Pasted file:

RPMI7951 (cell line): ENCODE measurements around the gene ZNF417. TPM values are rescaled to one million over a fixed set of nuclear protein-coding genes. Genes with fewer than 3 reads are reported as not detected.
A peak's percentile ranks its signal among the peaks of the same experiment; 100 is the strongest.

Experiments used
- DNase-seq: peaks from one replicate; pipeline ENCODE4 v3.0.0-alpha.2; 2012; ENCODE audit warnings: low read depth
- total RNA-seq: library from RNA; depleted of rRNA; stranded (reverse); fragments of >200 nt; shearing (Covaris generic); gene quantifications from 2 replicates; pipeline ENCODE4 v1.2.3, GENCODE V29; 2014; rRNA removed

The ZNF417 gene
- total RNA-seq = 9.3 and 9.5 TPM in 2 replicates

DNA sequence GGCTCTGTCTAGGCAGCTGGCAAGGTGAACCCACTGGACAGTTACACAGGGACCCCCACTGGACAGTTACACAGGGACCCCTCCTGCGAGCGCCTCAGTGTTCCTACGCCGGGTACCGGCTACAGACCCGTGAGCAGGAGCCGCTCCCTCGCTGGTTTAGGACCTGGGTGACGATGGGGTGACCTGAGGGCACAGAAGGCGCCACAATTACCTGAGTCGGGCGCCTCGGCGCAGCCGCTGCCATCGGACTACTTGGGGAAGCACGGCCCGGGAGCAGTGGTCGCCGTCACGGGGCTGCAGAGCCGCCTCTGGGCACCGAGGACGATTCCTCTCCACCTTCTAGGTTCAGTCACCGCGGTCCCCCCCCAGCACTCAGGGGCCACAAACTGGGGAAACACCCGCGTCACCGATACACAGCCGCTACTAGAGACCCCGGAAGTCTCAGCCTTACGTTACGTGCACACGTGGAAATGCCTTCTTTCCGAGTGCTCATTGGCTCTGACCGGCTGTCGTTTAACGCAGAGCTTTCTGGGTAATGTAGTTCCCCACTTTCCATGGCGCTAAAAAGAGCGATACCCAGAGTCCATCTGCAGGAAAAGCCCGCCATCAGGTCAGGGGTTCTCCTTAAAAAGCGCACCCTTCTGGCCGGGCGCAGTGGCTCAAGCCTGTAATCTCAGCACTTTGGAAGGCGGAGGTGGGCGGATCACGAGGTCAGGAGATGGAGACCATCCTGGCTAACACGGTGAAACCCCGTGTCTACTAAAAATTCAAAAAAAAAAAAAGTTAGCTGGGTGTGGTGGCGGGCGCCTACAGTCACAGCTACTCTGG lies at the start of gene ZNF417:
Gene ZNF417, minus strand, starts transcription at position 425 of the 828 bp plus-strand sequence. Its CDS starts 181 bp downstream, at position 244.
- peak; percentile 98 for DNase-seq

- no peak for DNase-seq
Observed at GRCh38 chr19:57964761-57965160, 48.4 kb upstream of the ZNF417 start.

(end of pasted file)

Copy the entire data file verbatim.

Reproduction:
RPMI7951 (cell line): ENCODE measurements around the gene ZNF417. TPM values are rescaled to one million over a fixed set of nuclear protein-coding genes. Genes with fewer than 3 reads are reported as not detected.
A peak's percentile ranks its signal among the peaks of the same experiment; 100 is the strongest.

Experiments used
- DNase-seq: peaks from one replicate; pipeline ENCODE4 v3.0.0-alpha.2; 2012; ENCODE audit warnings: low read depth
- total RNA-seq: library from RNA; depleted of rRNA; stranded (reverse); fragments of >200 nt; shearing (Covaris generic); gene quantifications from 2 replicates; pipeline ENCODE4 v1.2.3, GENCODE V29; 2014; rRNA removed

The ZNF417 gene
- total RNA-seq = 9.3 and 9.5 TPM in 2 replicates

DNA sequence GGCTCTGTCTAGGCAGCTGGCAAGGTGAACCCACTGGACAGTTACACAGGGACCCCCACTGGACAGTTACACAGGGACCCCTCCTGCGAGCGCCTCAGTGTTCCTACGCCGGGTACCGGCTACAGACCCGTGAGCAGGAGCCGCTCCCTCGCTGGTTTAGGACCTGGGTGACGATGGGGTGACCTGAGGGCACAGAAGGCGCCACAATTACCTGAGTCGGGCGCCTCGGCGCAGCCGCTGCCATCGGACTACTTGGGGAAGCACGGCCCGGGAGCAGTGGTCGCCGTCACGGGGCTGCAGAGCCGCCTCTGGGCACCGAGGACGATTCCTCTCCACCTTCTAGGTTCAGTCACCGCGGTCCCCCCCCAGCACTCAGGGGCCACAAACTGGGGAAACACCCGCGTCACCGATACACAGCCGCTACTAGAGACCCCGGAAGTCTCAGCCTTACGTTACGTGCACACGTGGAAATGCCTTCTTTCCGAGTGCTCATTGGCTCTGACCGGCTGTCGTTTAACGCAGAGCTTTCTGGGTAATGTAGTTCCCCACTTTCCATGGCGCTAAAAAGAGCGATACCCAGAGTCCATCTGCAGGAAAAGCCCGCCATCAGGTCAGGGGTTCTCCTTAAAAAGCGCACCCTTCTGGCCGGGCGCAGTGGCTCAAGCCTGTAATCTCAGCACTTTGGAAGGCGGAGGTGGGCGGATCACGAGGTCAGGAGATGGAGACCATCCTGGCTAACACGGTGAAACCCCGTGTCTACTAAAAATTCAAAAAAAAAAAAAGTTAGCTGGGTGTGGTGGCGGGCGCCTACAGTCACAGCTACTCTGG lies at the start of gene ZNF417:
Gene ZNF417, minus strand, starts transcription at position 425 of the 828 bp plus-strand sequence. Its CDS starts 181 bp downstream, at position 244.
- peak; percentile 98 for DNase-seq

- no peak for DNase-seq
Observed at GRCh38 chr19:57964761-57965160, 48.4 kb upstream of the ZNF417 start.